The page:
In the lead up to The Architecture and Design Scotland and RIAS Scottish Student Awards for Architecture 2017 we got in touch with previous years’ winners to see what they were up to now, and what difference winning the award had made to their architectural career to date.
In 2014 Stanislava Delieva, University of Strathclyde, won the A&DS Urban Design Award and a RIAS Andy MacMillan Drawing Award commendation with her project Setting the Scene, Govan Graving Docks, Glasgow.
Where are you now and what are you currently working on?
Stanislava Delieva: For the past two years I have been working for a big international practice – BDP, in their Glasgow studio. Since I joined the practice I have been working in the Schools team within the office. The primary school project I am currently working on is reaching practical completion this summer.
How did you feel about winning a student award for architecture, and can you describe the winning project?
My final year student project ‘Setting the Scene’ was an urban design intervention in the Govan Graving Docks. The project was initiated as an exploration of the methodology of practising traditional scenography and its interrelationships with architecture’s physicality and design of urban locations. My interest in scenography then led to my masters dissertation, which allowed me to conclude my research.
My university tutors then nominated the project for the RIBA President Medals. As an architecture student at the time I was really amazed and humbled by the recognition my work had received.
What impact do you feel, winning the award has had on your career?
During the awards ceremony I had the chance to meet a truly inspiring woman with an impressive career path – Angela Brady – who was a member of the student awards panel in 2014. Winning an award or any form of recognition as an Architecture student is a valuable experience preparing you for the competitive nature of getting the desired job, winning projects as a practicing architect and aspiring to deliver award winning designs with your creative work.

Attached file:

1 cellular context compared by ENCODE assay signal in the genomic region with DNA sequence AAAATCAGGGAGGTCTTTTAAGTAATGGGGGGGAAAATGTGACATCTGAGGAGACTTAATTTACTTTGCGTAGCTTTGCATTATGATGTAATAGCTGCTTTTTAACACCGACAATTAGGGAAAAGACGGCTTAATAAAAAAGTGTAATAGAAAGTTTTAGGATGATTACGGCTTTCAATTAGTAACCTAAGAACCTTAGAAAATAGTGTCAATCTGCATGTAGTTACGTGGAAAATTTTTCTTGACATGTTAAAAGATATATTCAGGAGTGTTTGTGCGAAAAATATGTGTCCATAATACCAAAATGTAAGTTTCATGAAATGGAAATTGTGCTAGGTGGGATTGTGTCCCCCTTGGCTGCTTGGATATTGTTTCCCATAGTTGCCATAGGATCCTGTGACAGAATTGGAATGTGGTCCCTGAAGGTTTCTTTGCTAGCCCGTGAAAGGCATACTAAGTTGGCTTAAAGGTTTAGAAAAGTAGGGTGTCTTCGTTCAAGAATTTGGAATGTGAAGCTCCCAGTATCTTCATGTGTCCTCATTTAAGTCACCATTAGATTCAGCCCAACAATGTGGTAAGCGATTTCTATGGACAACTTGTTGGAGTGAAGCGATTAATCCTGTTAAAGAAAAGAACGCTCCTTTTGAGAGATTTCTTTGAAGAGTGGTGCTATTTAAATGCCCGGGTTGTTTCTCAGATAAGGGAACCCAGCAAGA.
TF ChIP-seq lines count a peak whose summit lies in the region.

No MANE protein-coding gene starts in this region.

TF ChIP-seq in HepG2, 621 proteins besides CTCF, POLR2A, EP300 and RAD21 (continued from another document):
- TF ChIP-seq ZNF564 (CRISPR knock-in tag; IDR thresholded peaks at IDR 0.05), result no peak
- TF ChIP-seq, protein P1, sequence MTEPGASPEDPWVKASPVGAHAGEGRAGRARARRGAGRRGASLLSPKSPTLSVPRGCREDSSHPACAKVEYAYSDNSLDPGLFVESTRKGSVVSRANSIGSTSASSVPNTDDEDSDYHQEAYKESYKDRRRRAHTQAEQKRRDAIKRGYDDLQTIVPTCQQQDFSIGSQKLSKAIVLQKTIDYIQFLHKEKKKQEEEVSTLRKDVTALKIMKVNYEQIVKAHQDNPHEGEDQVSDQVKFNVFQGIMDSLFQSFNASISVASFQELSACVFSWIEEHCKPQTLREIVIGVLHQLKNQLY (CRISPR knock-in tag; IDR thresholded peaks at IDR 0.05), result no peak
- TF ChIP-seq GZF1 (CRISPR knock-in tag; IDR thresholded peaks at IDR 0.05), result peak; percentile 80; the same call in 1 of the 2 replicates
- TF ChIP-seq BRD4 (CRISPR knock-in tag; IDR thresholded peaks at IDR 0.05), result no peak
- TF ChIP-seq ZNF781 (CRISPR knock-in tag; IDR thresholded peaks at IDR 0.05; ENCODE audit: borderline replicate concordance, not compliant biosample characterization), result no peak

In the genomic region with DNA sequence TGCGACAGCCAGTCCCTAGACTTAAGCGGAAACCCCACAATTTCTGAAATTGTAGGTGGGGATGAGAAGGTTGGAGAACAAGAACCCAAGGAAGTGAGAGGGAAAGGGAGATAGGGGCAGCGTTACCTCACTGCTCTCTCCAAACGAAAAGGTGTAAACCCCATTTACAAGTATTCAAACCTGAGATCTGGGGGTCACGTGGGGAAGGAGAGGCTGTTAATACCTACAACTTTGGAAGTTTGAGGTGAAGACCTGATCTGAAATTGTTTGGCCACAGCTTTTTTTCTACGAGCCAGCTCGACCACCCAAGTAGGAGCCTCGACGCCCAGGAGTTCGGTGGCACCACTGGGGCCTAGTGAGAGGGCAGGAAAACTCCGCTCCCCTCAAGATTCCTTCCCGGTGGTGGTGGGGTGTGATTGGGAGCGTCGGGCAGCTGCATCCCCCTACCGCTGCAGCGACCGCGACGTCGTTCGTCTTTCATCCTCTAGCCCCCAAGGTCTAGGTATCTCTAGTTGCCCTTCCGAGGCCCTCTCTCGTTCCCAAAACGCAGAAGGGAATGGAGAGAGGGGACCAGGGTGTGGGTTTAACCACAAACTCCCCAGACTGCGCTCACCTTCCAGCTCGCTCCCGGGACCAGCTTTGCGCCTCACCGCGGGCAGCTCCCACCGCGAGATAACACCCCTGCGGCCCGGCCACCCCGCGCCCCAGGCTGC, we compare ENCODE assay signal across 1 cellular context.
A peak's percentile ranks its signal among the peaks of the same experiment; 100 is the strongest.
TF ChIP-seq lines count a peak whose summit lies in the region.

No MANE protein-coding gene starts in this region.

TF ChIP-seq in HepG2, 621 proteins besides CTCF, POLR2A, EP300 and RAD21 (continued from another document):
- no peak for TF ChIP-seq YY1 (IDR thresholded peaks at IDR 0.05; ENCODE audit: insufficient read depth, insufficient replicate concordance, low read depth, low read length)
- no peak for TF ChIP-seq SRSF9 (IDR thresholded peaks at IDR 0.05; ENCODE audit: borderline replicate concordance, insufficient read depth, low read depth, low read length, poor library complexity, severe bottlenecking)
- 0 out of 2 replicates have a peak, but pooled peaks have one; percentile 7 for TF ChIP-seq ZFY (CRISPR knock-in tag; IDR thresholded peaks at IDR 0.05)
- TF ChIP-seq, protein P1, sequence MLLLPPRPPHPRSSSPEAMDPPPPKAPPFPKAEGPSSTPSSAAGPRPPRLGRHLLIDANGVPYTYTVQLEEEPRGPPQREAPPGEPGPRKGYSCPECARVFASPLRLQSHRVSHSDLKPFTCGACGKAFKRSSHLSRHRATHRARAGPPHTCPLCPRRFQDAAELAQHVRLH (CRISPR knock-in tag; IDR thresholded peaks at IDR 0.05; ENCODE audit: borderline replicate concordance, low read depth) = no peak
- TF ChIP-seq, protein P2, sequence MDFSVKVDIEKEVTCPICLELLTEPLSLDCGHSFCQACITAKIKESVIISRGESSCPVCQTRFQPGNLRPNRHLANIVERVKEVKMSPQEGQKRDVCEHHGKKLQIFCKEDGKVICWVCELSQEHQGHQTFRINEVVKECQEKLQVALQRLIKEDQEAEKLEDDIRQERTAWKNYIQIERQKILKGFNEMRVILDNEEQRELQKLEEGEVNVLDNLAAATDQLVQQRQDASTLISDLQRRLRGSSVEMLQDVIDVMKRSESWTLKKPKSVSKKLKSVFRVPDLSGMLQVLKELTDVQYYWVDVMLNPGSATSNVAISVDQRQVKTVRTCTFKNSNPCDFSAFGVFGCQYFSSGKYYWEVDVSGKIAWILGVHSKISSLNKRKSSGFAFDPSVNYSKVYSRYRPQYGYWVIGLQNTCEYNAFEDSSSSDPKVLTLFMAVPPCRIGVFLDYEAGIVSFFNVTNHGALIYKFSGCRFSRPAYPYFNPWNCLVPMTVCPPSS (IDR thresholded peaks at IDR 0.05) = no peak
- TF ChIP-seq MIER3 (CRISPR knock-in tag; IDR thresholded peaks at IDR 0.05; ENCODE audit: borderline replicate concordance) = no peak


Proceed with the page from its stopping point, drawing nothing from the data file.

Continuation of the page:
Reflecting back – what advice would you give to the students entering this and coming years’ awards?
The postgraduate course at the University of Strathclyde, and the support of my tutors, gave me exceptional artistic freedom of creating my own design brief in the final year and I could explore a theme I felt strongly passionate about. I believe that it is very important to find that key design idea and dedicate all your creative efforts in transforming it into a beautiful manifestation.
Image: Crookfur Primary School – refurbishment and extension of the 1970’s primary school and nursery. Image Credit: BDP
Main Image (Detail) by Stanislava Delieva from her original submission in 2014.